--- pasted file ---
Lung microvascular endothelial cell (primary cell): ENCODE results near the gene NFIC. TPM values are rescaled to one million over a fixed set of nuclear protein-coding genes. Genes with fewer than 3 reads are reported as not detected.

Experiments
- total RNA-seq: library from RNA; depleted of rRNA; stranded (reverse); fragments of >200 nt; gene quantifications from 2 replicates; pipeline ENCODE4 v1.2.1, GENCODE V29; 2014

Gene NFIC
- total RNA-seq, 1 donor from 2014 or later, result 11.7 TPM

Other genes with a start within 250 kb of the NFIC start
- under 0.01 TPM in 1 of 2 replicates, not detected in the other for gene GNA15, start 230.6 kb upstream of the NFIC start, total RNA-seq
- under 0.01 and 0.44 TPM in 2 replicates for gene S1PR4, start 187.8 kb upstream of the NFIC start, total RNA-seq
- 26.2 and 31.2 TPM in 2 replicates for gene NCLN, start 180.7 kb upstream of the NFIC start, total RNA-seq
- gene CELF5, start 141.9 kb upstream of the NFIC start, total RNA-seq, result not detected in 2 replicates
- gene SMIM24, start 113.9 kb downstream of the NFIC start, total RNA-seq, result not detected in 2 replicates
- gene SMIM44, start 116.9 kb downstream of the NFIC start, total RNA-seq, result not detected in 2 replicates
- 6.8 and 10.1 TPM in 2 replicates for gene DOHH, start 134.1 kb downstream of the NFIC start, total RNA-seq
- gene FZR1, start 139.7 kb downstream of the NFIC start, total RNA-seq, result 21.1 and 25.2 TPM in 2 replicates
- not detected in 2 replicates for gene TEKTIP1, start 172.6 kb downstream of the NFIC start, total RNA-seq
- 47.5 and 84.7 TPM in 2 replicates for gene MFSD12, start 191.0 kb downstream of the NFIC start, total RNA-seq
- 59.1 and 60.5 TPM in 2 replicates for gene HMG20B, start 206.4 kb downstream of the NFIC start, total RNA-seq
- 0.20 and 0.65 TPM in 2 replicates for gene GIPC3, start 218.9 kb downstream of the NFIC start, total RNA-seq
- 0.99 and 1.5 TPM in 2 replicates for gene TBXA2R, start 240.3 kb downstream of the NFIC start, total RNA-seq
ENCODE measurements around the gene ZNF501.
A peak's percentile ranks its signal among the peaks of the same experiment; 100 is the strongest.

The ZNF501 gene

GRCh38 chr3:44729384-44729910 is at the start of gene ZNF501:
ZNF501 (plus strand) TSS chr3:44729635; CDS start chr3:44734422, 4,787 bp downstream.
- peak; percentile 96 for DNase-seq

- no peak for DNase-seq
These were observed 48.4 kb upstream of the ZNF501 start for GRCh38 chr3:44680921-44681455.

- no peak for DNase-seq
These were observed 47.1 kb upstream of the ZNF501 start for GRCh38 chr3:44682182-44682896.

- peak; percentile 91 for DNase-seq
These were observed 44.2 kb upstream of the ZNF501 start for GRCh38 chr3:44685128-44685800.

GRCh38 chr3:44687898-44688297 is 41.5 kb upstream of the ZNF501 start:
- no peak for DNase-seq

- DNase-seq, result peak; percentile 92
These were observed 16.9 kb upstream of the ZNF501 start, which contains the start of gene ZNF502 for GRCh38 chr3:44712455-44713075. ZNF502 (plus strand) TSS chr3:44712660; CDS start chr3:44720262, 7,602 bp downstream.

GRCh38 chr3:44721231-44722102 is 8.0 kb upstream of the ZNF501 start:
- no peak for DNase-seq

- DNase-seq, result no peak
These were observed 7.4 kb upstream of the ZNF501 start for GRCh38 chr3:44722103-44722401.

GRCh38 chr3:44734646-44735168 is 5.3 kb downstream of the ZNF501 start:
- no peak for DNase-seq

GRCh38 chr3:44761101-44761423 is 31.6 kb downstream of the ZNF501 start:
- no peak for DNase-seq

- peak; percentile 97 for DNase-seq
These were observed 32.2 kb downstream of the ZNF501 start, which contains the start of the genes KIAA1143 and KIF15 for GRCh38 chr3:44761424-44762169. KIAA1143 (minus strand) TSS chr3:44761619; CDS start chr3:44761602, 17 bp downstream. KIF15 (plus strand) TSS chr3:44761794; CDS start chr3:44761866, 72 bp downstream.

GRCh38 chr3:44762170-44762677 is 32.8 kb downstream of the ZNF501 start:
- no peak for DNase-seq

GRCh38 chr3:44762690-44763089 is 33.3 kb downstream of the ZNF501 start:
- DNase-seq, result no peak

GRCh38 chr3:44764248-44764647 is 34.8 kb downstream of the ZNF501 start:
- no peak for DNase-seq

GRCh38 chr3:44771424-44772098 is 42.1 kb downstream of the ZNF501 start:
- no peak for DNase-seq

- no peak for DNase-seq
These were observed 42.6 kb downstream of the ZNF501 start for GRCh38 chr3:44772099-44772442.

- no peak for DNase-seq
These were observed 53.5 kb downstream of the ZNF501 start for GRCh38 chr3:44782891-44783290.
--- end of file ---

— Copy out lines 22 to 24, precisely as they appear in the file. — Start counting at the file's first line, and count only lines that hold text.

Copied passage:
The ZNF501 gene

GRCh38 chr3:44729384-44729910 is at the start of gene ZNF501:
ZNF501 (plus strand) TSS chr3:44729635; CDS start chr3:44734422, 4,787 bp downstream.